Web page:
It was one of the scariest experiences ever. Imagine being squeezed into a lift, and when you got to your desired floor, you realized that every square inch of the space you were supposed to step out on was crammed with people.
That was exactly what happened when a number of us braved the queues that snaked around United Centre’s ground floor lift lobby on March 15 to make it in time for our appointment at the Consulate on the 14th floor. (READ: OFWs want Overseas Employment Certificate scrapped)
At 8:15 am, the tail-end of the queue could no longer be seen from the lift doors. But we thanked our lucky stars when we were allowed to get to the front of the line so we could be in time for our meeting.
Being squeezed tight in an elevator was nothing compared to the more horrifying experience of seeing, as the lift doors opened, that a wall of people was blocking your way.
“Get back in !” some of the people shouted, but the ones behind you would not be denied the right to finally take their place in that sea of humanity, and so pushed you forward while the ones in front tried to move you all back into the lift.
Not even when we were walking among the throngs of people at the height of the Occupy protest did we feel such a sense of panic. In a flash, one realized that all it took was for someone to shout a wrong word, or collapse from exhaustion or sheer panic like ours, and a stampede could ensue.
Luckily, the worst-case scenario did not happen. But one shudders to think how close we all were to being hurt, or even crushed to death at that time.
But the ones in the queue were the real unlucky ones. Tired and hungry, they had no choice but to stay put even during their only rest day in the week just so they could get the piece of paper that would ensure their hassle-free return to Hong Kong.
Many went without lunch, but with the fortitude that often comes with taking on backbreaking work, hardly anyone complained.
All this for what? So our workers could secure a $20-document that our government has been insisting they must have so they could return to their work abroad unimpeded.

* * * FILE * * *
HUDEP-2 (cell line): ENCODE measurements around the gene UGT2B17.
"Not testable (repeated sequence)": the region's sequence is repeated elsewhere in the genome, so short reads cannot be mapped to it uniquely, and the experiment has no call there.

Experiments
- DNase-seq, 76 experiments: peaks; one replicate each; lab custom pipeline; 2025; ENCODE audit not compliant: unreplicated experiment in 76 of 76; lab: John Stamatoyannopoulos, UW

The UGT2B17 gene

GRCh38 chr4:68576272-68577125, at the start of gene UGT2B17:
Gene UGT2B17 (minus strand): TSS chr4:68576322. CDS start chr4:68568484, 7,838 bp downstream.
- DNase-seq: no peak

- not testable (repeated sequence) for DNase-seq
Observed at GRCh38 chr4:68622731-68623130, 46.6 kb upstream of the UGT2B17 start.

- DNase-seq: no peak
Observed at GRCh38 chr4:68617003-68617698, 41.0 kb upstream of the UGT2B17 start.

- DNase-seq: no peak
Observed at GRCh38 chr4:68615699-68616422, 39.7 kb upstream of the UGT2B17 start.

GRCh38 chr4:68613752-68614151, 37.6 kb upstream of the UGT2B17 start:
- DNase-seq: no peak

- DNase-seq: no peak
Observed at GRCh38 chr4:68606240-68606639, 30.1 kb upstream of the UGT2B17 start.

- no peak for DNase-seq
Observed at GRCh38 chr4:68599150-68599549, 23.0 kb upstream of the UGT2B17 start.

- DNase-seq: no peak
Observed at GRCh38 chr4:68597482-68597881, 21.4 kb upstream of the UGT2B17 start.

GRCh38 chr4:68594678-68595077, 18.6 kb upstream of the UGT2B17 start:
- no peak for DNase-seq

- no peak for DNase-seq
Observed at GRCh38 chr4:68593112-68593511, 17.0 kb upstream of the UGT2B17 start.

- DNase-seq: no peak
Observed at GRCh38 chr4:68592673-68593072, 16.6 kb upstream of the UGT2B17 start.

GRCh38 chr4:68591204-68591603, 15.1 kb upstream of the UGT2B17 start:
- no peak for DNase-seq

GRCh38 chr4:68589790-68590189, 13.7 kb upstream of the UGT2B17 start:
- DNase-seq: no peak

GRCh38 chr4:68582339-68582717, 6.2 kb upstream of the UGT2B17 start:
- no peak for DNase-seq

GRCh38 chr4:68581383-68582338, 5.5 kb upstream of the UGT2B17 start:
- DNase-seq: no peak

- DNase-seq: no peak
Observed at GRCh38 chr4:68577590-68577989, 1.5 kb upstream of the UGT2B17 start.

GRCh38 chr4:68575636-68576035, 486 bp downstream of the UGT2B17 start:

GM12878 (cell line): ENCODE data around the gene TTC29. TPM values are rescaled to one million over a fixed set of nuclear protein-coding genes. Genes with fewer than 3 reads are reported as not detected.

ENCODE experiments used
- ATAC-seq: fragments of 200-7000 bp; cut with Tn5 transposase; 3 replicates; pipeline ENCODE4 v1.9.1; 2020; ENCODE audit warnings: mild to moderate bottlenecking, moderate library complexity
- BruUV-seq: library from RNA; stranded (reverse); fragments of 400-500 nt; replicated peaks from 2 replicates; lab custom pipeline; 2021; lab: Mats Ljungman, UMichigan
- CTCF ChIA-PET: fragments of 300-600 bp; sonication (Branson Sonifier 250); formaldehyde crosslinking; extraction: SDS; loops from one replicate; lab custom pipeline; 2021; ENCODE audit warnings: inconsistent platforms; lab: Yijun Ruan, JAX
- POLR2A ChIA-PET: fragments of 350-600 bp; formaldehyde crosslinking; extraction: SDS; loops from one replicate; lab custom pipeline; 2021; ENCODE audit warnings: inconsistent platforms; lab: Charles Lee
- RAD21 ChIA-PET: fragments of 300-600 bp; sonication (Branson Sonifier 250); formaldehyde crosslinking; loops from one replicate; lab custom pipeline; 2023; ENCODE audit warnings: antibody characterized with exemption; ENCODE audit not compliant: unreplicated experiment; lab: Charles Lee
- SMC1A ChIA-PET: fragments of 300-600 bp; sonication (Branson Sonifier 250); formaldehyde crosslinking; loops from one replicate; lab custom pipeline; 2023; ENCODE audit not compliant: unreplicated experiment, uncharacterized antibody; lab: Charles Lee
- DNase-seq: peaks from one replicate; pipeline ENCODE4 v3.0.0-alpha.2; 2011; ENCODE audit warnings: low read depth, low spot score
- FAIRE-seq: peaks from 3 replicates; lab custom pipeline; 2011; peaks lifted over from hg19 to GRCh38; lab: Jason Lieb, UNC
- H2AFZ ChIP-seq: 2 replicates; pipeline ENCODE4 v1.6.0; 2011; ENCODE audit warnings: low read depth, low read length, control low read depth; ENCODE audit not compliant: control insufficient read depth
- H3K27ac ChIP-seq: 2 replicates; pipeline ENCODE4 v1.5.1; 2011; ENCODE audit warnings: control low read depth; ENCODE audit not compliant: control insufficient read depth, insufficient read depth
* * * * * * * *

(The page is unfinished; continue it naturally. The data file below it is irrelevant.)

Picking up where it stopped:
It boggles the mind why an OEC (overseas employment certificate) is needed when the worker already has her employment visa stamped on her passport, and could also produce a work contract and a HKID should they be deemed necessary.
What special qualification do the harried staff at the consulate possess that airport personnel do not have, in determining whether an OFW is entitled to the all-important certificate?
It could only be the money. With tens of thousands of OFWs returning home each day, the OEC, even at a mere $20 or around P950 each, is making oodles of money for the government.
To add insult to injury, we now see the source of this gold mine – the OFW – being made to go through a wringer just to get this superfluous piece of paper.
As we Filipinos would say, “Pinagkakakitaan na nga, pinapahirapan pa (They make money out of them, but they still make them suffer).”
For this, we partly blame newbie labor officials at the consulate who, in a fit of recklessness, moved the Sunday processing of the OEC from the relatively pleasant surroundings of the Bayanihan Centre in Kennedy Town to the suffocating confines of United Centre.
We also blame our labor officials in Manila for failing to make a promised OEC online application system work so our OFWs could have been spared the indignity and agony of standing in line for hours just so they could be squeezed for more money.
But mostly, we blame our government for not giving our OFWs the importance that they deserve.
It is because of our workers’ suffering that many children are better fed and kept in school where they get a crack at having a better life. It is mainly through our OFWs’ sacrifices that our economy has remained afloat. They should be taken care of, not squeezed dry.
So, enough, we say. Scrap the OEC now. – Rappler.com
Daisy Mandap is a veteran journalist, having worked for various newspapers and TV stations in the Philippines and in Hong Kong. She is also a lawyer and migrants rights activist.
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